Monday, January 20, 2020

Benefit Cuts Put Cancer Patients At Risk Of Homelessness, Charity Warns

Macmillan says proposed cuts to Employment and Support Allowance would leave cancer patients unable to pay housing costs.

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Cancer patients could be put at risk of losing their homes if planned cuts to crucial sickness benefits go ahead, a new report by Macmillan Cancer Support warns.

The charity says proposed cuts to Employment and Support Allowance (ESA), which would result in support being slashed by £30 a week for people in the Work Related Activity Group (WRAG) of ESA, would leave cancer patients unable to pay their rent or mortgage.

The ESA WRAG consists of sick and disabled people who the Department of Work and Pensions accept are unable to work, but who may be able to return to work in the future if their condition improves.

People in receipt of ESA are at a “drastically higher risk” of being made homeless, according to a survey of cancer patients carried out by Truth Consulting on behalf of Macmillan.

More than one in three cancer patients surveyed by Macmillan say they would struggle or be unable to pay housing costs if their sickness benefits were cut.

Official Government figures show at least 3,200 people with cancer currently receive the WRAG element of ESA. Despite this, the Government is seeking to slash the £102.15 a week benefit by almost a third.

Related: Rethink Cuts To Employment and Support Allowance, Says Tory MP

Macmillan says ESA is a “vital benefit” that many people with cancer rely on at some point in their lives, and has called on the Government to remove plans to cut ESA from the Welfare Reform and Work Bill.

photo credit: Macmillan Big Busk 2012 via photopin (license)
photo credit: Macmillan Big Busk 2012 via photopin (license)

Earlier research by the charity reveals how living with cancer can be extremely expensive, with patients incurring extra costs such as transport and heating, whilst also being left unable to work.

Macmillan also says that further reducing cancer patient’s income by cutting ESA “would push people over the edge financially”.

Related: Benefit Cuts Will Push Disabled People Further Away From Employment, Report Finds

Terry White, 62, from Nottinghamshire, was diagnosed with Non-Hodgkin Lymphoma in 2009 and was sadly forced to give up working as an electrician.

Mr White says: “I’d worked hard as an electrician and seven years before my diagnosis had bought my dream family home. But then treatment started and my income vanished and for the first time in my life I needed the benefit system.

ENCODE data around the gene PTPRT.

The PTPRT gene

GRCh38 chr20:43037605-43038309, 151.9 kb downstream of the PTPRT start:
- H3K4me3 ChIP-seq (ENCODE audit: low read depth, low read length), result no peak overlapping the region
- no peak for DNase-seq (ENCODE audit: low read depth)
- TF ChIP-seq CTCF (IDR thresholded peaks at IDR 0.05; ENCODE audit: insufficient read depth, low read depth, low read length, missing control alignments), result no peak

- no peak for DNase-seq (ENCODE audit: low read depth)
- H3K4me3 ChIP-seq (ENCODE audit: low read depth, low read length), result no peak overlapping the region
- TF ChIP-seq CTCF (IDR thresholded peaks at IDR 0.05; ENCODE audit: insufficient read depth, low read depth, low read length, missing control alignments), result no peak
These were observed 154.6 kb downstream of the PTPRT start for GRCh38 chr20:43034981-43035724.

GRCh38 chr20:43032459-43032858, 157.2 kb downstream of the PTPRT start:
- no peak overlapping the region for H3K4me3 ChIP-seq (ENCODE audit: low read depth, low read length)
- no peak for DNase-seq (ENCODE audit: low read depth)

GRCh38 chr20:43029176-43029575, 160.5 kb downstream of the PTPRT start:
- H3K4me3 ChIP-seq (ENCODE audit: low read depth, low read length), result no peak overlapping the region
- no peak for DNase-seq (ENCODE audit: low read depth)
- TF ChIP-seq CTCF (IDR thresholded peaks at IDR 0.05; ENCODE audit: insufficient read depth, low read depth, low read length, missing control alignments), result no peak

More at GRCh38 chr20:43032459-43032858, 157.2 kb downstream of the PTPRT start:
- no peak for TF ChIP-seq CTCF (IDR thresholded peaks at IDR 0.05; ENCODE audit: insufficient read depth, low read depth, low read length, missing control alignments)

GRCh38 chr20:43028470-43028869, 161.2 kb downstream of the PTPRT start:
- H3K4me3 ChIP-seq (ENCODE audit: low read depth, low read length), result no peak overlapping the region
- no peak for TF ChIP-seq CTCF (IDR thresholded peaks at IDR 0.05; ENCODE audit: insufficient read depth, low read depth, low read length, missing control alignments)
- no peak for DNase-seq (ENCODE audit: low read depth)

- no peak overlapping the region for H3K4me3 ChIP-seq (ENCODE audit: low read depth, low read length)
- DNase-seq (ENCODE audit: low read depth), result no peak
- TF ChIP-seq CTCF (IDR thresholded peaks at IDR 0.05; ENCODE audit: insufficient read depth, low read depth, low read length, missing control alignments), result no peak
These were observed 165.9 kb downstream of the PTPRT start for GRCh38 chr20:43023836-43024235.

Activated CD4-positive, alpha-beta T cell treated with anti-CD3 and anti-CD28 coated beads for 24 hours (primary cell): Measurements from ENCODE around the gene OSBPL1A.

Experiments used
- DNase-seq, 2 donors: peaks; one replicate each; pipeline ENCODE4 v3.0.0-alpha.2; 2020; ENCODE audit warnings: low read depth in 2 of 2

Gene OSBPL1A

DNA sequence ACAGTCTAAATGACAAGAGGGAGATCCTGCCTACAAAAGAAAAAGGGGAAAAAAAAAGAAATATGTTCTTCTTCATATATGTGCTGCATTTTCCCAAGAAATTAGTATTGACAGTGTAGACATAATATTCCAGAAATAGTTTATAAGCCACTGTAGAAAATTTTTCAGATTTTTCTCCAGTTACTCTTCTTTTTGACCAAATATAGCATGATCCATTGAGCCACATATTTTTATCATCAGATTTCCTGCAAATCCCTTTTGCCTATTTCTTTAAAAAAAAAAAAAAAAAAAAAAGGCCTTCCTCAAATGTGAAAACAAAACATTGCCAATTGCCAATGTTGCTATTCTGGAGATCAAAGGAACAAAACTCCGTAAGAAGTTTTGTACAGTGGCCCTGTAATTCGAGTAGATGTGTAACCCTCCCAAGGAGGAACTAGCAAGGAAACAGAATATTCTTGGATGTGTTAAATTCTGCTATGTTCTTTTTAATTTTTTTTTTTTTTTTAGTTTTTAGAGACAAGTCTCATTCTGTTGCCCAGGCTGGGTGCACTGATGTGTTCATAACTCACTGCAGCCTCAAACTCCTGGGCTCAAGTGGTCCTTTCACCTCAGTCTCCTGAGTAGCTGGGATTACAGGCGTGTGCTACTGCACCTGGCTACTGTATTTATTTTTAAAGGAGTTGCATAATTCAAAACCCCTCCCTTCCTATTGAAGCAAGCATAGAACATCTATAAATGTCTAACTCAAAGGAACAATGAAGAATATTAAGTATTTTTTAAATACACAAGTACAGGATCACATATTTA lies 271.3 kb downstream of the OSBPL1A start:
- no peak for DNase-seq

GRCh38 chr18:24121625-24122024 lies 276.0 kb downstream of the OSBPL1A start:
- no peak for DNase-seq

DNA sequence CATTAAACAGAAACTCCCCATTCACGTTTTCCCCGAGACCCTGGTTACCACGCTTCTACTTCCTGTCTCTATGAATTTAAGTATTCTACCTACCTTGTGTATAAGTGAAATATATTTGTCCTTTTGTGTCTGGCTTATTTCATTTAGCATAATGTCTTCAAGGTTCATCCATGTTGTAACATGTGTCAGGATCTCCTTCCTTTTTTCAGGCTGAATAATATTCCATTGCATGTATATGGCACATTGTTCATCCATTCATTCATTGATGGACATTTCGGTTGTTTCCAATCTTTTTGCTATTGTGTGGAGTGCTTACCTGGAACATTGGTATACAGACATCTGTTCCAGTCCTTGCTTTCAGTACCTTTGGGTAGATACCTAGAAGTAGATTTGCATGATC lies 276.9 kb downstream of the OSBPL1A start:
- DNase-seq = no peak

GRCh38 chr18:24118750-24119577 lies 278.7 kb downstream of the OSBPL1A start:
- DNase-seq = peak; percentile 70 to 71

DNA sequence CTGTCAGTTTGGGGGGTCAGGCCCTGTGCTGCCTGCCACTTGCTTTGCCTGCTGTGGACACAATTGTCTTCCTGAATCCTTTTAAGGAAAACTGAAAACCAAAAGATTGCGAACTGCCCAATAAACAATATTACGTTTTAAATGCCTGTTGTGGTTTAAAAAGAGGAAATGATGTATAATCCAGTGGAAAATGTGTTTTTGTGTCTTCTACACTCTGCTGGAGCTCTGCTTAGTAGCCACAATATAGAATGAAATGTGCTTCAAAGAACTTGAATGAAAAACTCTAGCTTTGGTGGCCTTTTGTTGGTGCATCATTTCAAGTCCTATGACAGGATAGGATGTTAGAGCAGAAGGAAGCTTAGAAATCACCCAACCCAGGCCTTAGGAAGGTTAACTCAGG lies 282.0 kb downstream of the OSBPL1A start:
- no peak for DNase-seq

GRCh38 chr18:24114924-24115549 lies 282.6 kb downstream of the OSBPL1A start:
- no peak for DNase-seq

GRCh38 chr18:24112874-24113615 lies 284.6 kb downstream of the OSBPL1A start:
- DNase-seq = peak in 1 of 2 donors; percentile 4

“Sick pay, redundancy payments and benefits just weren’t enough to cover the added expenses that come with cancer, let alone my mortgage repayments and we got behind.

“I had no choice but to sell the house I’d worked so hard for and to ask my two sons to find their own living arrangements.

“Losing my house was an added stress I didn’t need whilst facing cancer and going through gruelling chemotherapy.  I can’t imagine surviving on any less money.”

Dr Fran Woodard, Executive Director of Policy and Impact at Macmillan Cancer Support says: “The devastating impact that changes to Employment and Support Allowance will have on the lives of people with cancer is clear.

“It’s truly distressing to think that people with cancer could be forced out of their homes or fear a knock on the door from bailiffs at a time when they should be focused on recovering.

“Macmillan, along with a number of other health charities, has been calling on the Government to remove their proposed cuts to Employment and Support Allowance from the Welfare Reform and Work Bill since they were announced in July. They have so far refused to listen to us.

“As the Bill moves to its final stages, the Government can no longer ignore the reality of what they’re doing. They desperately need to rethink these proposals.”

Shadow Work and Pensions Secretary Owen Smith MP urged Tory ministers to “look at their consciences” and drop the proposed cuts to ESA.

Owen Smith said: “The government should be ashamed of the findings in this report. Being struck by this cruel disease is a worry for all families and it’s unacceptable that these cuts could force victims out of their homes.

“Labour opposed these plans in the Commons, so we are calling on Tory ministers to look at their consciences and come back before Parliament with plans to drop these cuts from the Bill.”


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